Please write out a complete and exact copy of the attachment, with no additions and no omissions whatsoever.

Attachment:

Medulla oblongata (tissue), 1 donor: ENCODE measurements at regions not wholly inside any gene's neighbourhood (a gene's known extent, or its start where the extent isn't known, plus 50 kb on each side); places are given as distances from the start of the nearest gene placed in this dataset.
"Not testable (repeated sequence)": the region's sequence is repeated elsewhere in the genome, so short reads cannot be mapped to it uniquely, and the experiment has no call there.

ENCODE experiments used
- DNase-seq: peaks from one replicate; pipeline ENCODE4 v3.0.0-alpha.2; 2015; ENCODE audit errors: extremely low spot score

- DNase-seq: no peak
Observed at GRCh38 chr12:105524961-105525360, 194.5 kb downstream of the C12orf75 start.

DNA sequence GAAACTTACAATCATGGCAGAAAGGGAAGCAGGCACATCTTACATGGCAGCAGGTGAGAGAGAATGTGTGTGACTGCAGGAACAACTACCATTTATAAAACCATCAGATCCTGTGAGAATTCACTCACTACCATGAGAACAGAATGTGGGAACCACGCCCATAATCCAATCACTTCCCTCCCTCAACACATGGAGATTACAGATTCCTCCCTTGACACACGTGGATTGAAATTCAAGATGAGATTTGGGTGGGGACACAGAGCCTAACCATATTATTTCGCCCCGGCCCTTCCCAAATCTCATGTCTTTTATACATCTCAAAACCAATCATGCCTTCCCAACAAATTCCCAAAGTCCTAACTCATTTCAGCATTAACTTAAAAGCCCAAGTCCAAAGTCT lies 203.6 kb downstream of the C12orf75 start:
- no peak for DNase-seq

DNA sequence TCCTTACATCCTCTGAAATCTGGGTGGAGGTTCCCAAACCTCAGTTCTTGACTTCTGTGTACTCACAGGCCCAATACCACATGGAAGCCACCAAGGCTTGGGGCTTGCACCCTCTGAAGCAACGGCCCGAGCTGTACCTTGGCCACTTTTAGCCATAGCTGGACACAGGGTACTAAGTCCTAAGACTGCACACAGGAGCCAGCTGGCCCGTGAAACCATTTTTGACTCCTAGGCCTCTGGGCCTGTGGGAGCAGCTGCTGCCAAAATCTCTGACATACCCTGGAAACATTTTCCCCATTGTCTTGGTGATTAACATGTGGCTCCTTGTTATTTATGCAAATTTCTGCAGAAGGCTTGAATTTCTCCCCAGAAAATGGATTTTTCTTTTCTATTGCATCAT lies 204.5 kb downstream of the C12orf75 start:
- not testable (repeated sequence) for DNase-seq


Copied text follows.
Medulla oblongata (tissue), 1 donor: ENCODE measurements at regions not wholly inside any gene's neighbourhood (a gene's known extent, or its start where the extent isn't known, plus 50 kb on each side); places are given as distances from the start of the nearest gene placed in this dataset.
"Not testable (repeated sequence)": the region's sequence is repeated elsewhere in the genome, so short reads cannot be mapped to it uniquely, and the experiment has no call there.

ENCODE experiments used
- DNase-seq: peaks from one replicate; pipeline ENCODE4 v3.0.0-alpha.2; 2015; ENCODE audit errors: extremely low spot score

- DNase-seq: no peak
Observed at GRCh38 chr12:105524961-105525360, 194.5 kb downstream of the C12orf75 start.

DNA sequence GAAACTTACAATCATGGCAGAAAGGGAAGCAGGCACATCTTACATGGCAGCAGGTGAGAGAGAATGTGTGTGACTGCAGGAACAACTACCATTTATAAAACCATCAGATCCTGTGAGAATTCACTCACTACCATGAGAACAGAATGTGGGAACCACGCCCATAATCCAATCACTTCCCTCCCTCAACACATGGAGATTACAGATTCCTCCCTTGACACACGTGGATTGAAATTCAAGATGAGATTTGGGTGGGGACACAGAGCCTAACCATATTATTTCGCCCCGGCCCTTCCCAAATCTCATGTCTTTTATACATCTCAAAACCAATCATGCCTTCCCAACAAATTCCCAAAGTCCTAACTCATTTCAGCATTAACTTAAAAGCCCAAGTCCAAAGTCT lies 203.6 kb downstream of the C12orf75 start:
- no peak for DNase-seq

DNA sequence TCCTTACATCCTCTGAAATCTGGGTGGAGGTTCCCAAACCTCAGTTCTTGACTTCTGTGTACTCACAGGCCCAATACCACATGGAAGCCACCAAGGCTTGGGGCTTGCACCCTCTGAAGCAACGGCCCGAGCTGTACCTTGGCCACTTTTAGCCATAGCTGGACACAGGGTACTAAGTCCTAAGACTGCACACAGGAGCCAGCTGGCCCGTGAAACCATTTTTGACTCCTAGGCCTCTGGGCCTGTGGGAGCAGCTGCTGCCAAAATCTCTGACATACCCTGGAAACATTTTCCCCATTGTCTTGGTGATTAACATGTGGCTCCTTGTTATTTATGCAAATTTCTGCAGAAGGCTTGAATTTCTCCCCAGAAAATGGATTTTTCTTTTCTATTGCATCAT lies 204.5 kb downstream of the C12orf75 start:
- not testable (repeated sequence) for DNase-seq